evidence to you to use in your new claim.” (Tr. 2).
The Court finds that the existing medical sources contained sufficient evidence for the
ALJ to make a determination, and that the ALJ did not fail to fully and fairly develop the record.
Stopping the Sequential Evaluation at Step Two:
Plaintiff argues that the ALJ did not apply the correct standard in his evaluation of her
impairments, singly or in combination. Once again, the Court believes Plaintiff did not present
any relevant medical evidence to support the existence of a severe impairment during the
relevant period, and that the ALJ was correct in making his step two decision.
In addition, Plaintiff argues that the ALJ did not make a credibility determination, which
was required, based upon Plaintiff’s pain. The Court disagrees. The ALJ found that Plaintiff’s
medically determinable impairments could reasonably be expected to produce the alleged
symptoms, but that Plaintiff’s statements concerning the intensity, persistence and limiting
effects of the symptoms were not credible to the extent they were inconsistent with finding that
Plaintiff had no severe impairment or combination of impairments “for the reasons explained
below.” (Tr. 24). The ALJ noted that it was clear that a number of years prior to the alleged
onset date, Plaintiff had a skin disorder which was causing her significant problems. However,
Plaintiff was working during that time period. (Tr. 25). The ALJ found that the records and
testimony did not support the degree of limitation alleged, noting that although Plaintiff had
insurance for three months prior to the hearing, she did not seek treatment for the blisters. (Tr.
25). The ALJ also noted that there was no inpatient treatment history for migraines or blisters
and no examining physician indicated Plaintiff was unable to work. The ALJ noted Plaintiff’s
limited medical treatment, the fact that Plaintiff was not taking any medications at the time of
the hearing, and the fact that Plaintiff was working during the time Plaintiff was experiencing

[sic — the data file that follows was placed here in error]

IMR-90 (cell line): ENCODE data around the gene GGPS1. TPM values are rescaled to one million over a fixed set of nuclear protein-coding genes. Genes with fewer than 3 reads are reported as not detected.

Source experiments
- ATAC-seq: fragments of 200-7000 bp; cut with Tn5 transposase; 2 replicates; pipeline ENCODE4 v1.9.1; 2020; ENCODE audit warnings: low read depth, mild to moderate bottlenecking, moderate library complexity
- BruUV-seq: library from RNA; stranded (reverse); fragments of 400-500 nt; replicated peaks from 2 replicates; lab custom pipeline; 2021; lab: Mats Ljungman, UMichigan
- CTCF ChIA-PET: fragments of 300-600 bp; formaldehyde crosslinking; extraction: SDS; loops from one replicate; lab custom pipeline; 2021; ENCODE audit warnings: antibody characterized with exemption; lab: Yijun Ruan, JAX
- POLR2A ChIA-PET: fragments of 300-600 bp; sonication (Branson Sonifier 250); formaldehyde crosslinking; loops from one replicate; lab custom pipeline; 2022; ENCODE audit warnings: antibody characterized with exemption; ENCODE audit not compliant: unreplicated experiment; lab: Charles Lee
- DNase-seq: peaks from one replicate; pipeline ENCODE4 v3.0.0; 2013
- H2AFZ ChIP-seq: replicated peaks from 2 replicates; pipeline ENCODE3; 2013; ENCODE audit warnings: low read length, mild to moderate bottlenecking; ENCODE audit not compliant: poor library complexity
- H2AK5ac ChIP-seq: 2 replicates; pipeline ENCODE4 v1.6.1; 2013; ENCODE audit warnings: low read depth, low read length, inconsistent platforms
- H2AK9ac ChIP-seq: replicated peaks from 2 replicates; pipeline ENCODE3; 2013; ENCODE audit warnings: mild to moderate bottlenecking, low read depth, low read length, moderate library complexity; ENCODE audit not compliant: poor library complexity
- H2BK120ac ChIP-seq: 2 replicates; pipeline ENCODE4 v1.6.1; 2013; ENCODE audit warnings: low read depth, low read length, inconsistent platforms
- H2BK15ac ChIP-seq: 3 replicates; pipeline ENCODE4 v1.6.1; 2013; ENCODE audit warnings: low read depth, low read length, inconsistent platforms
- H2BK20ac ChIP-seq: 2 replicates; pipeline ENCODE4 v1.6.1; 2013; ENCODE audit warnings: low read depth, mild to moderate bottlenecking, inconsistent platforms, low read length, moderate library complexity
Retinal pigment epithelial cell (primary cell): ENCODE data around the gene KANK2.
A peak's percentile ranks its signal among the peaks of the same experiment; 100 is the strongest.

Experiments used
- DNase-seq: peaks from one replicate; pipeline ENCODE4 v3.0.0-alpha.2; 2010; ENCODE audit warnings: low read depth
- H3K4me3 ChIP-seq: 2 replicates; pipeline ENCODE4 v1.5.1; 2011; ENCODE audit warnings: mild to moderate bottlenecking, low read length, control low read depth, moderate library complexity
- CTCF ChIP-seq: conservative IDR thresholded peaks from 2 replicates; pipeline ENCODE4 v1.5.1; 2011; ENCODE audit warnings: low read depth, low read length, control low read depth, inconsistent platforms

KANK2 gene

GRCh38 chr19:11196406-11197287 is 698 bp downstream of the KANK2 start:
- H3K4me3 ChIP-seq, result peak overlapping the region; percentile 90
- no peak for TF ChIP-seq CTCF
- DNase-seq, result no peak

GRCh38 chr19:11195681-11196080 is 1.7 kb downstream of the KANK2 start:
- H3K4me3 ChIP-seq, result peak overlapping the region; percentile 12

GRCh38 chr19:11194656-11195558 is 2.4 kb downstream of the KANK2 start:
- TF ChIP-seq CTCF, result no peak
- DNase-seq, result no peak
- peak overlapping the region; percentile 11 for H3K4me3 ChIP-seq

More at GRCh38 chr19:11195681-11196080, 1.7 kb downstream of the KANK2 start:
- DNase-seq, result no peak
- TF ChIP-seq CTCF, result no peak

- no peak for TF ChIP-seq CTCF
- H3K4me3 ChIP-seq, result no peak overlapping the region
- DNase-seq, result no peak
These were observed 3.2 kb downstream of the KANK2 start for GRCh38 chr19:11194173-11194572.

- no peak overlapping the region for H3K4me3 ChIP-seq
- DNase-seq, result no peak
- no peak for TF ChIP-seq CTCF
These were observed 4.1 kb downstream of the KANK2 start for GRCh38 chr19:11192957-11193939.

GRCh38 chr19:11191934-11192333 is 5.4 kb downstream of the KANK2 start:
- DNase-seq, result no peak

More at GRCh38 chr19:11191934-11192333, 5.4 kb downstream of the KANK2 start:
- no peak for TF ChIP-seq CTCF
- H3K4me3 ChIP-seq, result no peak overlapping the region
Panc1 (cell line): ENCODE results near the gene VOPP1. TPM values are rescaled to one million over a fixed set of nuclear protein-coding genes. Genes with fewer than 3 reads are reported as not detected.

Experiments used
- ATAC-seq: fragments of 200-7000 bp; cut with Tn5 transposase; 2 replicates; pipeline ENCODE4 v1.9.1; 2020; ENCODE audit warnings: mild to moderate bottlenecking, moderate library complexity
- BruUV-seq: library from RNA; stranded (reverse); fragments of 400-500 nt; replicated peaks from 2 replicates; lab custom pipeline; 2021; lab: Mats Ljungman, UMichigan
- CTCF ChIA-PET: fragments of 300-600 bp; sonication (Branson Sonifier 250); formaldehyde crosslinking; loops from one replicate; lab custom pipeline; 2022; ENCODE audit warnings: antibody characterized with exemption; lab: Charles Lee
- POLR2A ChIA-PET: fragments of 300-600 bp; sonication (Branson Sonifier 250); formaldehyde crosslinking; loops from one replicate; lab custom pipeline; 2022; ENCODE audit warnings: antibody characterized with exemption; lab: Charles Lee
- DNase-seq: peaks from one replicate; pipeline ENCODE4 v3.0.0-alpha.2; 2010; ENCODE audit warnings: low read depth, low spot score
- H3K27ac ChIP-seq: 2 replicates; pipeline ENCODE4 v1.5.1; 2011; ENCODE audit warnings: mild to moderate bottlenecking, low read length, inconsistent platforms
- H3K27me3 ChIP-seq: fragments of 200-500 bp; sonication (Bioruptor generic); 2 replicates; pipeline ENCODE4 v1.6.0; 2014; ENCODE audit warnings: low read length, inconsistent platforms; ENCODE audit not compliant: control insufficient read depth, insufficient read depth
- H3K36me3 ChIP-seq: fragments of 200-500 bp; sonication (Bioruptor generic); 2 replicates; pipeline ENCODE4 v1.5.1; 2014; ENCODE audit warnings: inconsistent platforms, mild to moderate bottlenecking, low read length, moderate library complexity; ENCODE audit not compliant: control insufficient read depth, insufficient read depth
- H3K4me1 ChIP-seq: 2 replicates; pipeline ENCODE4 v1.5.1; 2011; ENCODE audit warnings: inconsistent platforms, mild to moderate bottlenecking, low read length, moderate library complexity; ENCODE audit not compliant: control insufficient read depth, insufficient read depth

significant problems with her skin condition, from 2003 through 2007. (Tr. 24, 25). Finally, the
ALJ afforded greater weight to the findings of Plaintiff’s attending and examining clinicians and
physicians, due to their treatment history and degree of contact with Plaintiff. (Tr. 25). Although
the ALJ did not specifically mention each factor set forth in Polaski v. Heckler, 751 F.2d 943,
948 (8th Cir. 1984), it is clear that the ALJ considered several factors that detracted from
Plaintiff’s credibility, consistent with the Polaski factors.
In Caviness v. Massanari, 250 F.3d 603 (8th Cir. 2001), the Court stated that Plaintiff had
the burden of showing a severe impairment that significantly limited her physical or mental
ability to perform basic work activities, but that said burden at this stage of the analysis is not
great. Id. at 605. The Court further stated that the sequential evaluation process may be
terminated at step two only when Plaintiff’s impairment or combination of impairments would
have no more than a minimal impact on her ability to work. Id. The Court believes there is
substantial evidence to support the ALJ’s finding that Plaintiff’s impairments would have no
more than a minimal impact on Plaintiff’s ability to work.
Accordingly, based upon the foregoing, and after carefully reviewing the record, the
Court finds there is substantial evidence to support the ALJ’s decision denying the Plaintiff
benefits, and thus the decision should be affirmed. The Court further finds that Plaintiff’s
Complaint should be dismissed with prejudice.
IT IS SO ORDERED this 8th day of December, 2014.
/s/ Erin L. Setser
HON. ERIN L. SETSER
UNITED STATES MAGISTRATE JUDGE